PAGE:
How Farmington Got Its Name
Photo: Third Street in 1867
In 1856, James C. Dow, editor of the Dakota Weekly Journal, a territorial newspaper published in Hastings, wrote this, “Farmington is situated on the Vermillion River, about fifteen miles from Hastings. This place is rightly named, for it looks like a village of farms. Good soil, good water, and intelligent citizens is their wealth.”
The city of Farmington, named after Farmington, New York, is one of Dakota County’s oldest communities and was on the map before Minnesota became a state.
Irving Todd, publisher of the Hastings Conserver, recorded these observations in 1863:
“Farmington seems to us to be suitably named, being a vast conglomeration of farms and farm houses. We could not but notice the thrifty look which bespoke the careful husbandman.”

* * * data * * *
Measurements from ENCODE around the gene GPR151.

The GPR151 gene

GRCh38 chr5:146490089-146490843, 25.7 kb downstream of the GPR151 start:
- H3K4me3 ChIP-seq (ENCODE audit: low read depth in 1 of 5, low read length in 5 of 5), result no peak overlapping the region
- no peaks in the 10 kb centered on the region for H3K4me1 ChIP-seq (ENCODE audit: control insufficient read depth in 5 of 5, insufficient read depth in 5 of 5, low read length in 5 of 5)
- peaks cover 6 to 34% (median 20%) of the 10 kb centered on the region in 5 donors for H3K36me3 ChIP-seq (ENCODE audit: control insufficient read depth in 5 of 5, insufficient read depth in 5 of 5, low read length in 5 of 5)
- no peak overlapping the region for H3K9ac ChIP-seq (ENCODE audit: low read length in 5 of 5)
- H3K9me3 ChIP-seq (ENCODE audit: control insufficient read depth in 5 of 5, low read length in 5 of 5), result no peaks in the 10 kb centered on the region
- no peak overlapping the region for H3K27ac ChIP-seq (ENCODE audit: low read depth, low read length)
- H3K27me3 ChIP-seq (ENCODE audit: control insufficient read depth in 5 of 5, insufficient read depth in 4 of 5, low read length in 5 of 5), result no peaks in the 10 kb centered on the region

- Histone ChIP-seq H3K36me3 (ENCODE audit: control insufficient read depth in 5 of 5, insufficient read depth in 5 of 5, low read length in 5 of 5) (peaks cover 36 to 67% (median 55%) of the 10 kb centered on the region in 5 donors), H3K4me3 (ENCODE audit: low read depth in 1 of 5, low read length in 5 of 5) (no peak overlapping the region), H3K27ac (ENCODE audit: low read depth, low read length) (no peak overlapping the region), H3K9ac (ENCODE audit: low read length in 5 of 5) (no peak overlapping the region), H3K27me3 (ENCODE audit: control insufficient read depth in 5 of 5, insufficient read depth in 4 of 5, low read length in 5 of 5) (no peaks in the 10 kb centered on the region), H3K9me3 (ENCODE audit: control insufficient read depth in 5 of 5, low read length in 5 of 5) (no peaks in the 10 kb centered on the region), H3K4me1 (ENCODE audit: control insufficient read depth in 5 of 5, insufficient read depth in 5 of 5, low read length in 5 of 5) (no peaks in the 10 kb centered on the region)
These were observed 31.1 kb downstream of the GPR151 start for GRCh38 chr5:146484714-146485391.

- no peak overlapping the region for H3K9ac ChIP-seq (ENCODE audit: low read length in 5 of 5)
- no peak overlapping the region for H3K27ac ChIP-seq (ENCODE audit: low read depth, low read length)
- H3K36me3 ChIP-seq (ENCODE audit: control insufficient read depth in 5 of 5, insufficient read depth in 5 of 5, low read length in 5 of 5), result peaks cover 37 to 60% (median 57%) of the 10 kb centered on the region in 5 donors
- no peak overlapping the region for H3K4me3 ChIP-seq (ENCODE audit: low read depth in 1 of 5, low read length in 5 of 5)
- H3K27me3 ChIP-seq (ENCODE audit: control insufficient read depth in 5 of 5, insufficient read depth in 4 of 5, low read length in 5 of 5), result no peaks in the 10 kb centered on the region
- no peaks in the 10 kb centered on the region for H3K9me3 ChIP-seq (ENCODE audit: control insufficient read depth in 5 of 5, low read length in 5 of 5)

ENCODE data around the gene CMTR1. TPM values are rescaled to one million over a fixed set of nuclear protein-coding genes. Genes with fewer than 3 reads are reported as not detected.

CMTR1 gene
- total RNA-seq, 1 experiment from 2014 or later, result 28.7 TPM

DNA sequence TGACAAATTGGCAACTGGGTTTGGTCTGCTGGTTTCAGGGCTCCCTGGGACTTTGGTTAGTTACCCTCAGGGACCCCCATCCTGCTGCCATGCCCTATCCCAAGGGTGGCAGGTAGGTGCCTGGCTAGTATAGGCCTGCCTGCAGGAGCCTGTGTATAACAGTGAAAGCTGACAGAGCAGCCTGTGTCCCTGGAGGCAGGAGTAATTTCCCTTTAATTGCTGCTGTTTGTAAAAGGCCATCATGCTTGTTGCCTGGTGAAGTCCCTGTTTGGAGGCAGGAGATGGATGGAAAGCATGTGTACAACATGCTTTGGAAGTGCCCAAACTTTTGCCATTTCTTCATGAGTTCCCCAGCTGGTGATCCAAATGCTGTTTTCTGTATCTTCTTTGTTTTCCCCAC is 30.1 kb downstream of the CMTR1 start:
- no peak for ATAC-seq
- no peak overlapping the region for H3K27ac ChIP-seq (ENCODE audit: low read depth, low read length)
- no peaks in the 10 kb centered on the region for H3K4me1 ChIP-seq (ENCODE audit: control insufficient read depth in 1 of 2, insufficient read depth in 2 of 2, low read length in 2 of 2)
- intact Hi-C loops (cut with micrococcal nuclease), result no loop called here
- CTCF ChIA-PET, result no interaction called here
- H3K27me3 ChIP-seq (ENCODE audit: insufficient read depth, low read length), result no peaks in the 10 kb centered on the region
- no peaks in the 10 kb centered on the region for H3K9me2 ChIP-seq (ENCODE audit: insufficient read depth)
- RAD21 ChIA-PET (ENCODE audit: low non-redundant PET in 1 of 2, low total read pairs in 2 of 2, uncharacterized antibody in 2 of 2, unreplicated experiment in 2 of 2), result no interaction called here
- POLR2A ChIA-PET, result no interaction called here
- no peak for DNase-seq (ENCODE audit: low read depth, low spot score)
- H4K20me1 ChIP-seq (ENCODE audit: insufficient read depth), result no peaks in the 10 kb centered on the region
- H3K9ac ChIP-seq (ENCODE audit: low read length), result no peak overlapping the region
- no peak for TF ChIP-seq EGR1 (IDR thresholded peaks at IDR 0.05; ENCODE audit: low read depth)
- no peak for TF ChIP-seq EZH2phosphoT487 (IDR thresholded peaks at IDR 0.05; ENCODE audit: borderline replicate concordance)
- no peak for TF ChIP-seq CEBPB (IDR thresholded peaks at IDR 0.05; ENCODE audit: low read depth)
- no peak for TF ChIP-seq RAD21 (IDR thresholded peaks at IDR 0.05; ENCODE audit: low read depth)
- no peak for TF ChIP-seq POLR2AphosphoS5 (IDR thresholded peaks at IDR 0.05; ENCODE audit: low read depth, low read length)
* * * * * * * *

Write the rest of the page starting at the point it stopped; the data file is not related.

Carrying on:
The “vast conglomeration of farms and farm houses” would inevitably be platted in 1864. A business district, with a railroad depot to serve its needs, was constructed a year later. Schools, churches, and community organizations were established to meet the necessities of an increasing population.
On the first of April 1997, Farmington’s municipal government marked its 125th year of serving the needs and interests of the community.